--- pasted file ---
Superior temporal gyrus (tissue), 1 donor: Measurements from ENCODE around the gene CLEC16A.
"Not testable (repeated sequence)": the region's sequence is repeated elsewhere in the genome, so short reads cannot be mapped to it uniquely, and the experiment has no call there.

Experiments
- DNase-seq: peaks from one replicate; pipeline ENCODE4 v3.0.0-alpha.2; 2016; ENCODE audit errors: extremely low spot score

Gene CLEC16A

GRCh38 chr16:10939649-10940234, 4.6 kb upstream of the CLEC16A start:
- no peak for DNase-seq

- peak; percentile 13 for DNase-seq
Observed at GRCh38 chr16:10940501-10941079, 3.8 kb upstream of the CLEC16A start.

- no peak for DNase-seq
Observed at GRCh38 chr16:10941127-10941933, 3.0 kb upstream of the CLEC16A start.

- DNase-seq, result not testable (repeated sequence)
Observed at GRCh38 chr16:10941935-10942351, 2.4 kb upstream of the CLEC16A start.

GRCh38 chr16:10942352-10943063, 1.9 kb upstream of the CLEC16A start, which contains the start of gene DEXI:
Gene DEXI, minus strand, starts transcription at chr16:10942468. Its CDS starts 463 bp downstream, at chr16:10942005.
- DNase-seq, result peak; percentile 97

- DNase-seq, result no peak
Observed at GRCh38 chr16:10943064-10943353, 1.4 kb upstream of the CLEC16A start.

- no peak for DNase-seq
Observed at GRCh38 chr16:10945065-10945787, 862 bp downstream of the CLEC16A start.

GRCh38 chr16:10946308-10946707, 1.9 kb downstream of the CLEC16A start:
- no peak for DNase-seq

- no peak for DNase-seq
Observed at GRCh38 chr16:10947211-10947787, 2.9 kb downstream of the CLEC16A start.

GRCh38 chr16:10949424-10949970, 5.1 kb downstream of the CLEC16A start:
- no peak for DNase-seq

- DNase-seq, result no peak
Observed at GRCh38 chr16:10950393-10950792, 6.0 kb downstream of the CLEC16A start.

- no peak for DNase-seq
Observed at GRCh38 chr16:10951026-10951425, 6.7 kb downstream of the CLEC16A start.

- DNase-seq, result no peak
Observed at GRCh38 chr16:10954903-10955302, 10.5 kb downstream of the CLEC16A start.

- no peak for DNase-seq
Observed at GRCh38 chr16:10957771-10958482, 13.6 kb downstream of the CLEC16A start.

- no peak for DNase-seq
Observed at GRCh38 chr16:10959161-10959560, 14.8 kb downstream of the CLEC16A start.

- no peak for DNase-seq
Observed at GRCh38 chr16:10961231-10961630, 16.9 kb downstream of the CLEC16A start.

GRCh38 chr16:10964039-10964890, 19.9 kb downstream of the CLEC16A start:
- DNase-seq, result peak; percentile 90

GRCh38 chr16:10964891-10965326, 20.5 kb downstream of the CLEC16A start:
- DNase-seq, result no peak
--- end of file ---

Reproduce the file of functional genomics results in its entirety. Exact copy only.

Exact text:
Superior temporal gyrus (tissue), 1 donor: Measurements from ENCODE around the gene CLEC16A.
"Not testable (repeated sequence)": the region's sequence is repeated elsewhere in the genome, so short reads cannot be mapped to it uniquely, and the experiment has no call there.

Experiments
- DNase-seq: peaks from one replicate; pipeline ENCODE4 v3.0.0-alpha.2; 2016; ENCODE audit errors: extremely low spot score

Gene CLEC16A

GRCh38 chr16:10939649-10940234, 4.6 kb upstream of the CLEC16A start:
- no peak for DNase-seq

- peak; percentile 13 for DNase-seq
Observed at GRCh38 chr16:10940501-10941079, 3.8 kb upstream of the CLEC16A start.

- no peak for DNase-seq
Observed at GRCh38 chr16:10941127-10941933, 3.0 kb upstream of the CLEC16A start.

- DNase-seq, result not testable (repeated sequence)
Observed at GRCh38 chr16:10941935-10942351, 2.4 kb upstream of the CLEC16A start.

GRCh38 chr16:10942352-10943063, 1.9 kb upstream of the CLEC16A start, which contains the start of gene DEXI:
Gene DEXI, minus strand, starts transcription at chr16:10942468. Its CDS starts 463 bp downstream, at chr16:10942005.
- DNase-seq, result peak; percentile 97

- DNase-seq, result no peak
Observed at GRCh38 chr16:10943064-10943353, 1.4 kb upstream of the CLEC16A start.

- no peak for DNase-seq
Observed at GRCh38 chr16:10945065-10945787, 862 bp downstream of the CLEC16A start.

GRCh38 chr16:10946308-10946707, 1.9 kb downstream of the CLEC16A start:
- no peak for DNase-seq

- no peak for DNase-seq
Observed at GRCh38 chr16:10947211-10947787, 2.9 kb downstream of the CLEC16A start.

GRCh38 chr16:10949424-10949970, 5.1 kb downstream of the CLEC16A start:
- no peak for DNase-seq

- DNase-seq, result no peak
Observed at GRCh38 chr16:10950393-10950792, 6.0 kb downstream of the CLEC16A start.

- no peak for DNase-seq
Observed at GRCh38 chr16:10951026-10951425, 6.7 kb downstream of the CLEC16A start.

- DNase-seq, result no peak
Observed at GRCh38 chr16:10954903-10955302, 10.5 kb downstream of the CLEC16A start.

- no peak for DNase-seq
Observed at GRCh38 chr16:10957771-10958482, 13.6 kb downstream of the CLEC16A start.

- no peak for DNase-seq
Observed at GRCh38 chr16:10959161-10959560, 14.8 kb downstream of the CLEC16A start.

- no peak for DNase-seq
Observed at GRCh38 chr16:10961231-10961630, 16.9 kb downstream of the CLEC16A start.

GRCh38 chr16:10964039-10964890, 19.9 kb downstream of the CLEC16A start:
- DNase-seq, result peak; percentile 90

GRCh38 chr16:10964891-10965326, 20.5 kb downstream of the CLEC16A start:
- DNase-seq, result no peak